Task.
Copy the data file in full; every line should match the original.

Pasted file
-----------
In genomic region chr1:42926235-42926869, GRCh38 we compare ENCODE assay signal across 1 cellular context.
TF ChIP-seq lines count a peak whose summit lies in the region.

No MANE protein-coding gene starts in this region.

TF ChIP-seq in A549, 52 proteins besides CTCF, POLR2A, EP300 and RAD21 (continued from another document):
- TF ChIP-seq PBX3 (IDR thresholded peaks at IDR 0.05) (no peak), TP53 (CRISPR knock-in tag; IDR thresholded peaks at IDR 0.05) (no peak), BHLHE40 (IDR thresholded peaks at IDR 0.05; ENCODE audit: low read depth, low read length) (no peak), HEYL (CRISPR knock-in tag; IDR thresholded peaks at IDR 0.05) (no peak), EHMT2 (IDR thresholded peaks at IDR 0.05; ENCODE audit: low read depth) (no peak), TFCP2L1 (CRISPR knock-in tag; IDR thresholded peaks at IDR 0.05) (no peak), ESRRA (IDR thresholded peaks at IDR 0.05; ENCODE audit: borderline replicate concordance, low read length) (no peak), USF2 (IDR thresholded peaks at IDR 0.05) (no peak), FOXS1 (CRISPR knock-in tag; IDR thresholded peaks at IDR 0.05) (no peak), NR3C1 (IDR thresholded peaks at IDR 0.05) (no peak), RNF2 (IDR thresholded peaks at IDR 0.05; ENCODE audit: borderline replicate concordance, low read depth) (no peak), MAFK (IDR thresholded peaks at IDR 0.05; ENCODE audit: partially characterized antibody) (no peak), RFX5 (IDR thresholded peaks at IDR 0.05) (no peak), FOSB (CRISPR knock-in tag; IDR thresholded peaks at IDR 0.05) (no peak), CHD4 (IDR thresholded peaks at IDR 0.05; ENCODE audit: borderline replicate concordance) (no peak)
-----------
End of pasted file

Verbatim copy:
In genomic region chr1:42926235-42926869, GRCh38 we compare ENCODE assay signal across 1 cellular context.
TF ChIP-seq lines count a peak whose summit lies in the region.

No MANE protein-coding gene starts in this region.

TF ChIP-seq in A549, 52 proteins besides CTCF, POLR2A, EP300 and RAD21 (continued from another document):
- TF ChIP-seq PBX3 (IDR thresholded peaks at IDR 0.05) (no peak), TP53 (CRISPR knock-in tag; IDR thresholded peaks at IDR 0.05) (no peak), BHLHE40 (IDR thresholded peaks at IDR 0.05; ENCODE audit: low read depth, low read length) (no peak), HEYL (CRISPR knock-in tag; IDR thresholded peaks at IDR 0.05) (no peak), EHMT2 (IDR thresholded peaks at IDR 0.05; ENCODE audit: low read depth) (no peak), TFCP2L1 (CRISPR knock-in tag; IDR thresholded peaks at IDR 0.05) (no peak), ESRRA (IDR thresholded peaks at IDR 0.05; ENCODE audit: borderline replicate concordance, low read length) (no peak), USF2 (IDR thresholded peaks at IDR 0.05) (no peak), FOXS1 (CRISPR knock-in tag; IDR thresholded peaks at IDR 0.05) (no peak), NR3C1 (IDR thresholded peaks at IDR 0.05) (no peak), RNF2 (IDR thresholded peaks at IDR 0.05; ENCODE audit: borderline replicate concordance, low read depth) (no peak), MAFK (IDR thresholded peaks at IDR 0.05; ENCODE audit: partially characterized antibody) (no peak), RFX5 (IDR thresholded peaks at IDR 0.05) (no peak), FOSB (CRISPR knock-in tag; IDR thresholded peaks at IDR 0.05) (no peak), CHD4 (IDR thresholded peaks at IDR 0.05; ENCODE audit: borderline replicate concordance) (no peak)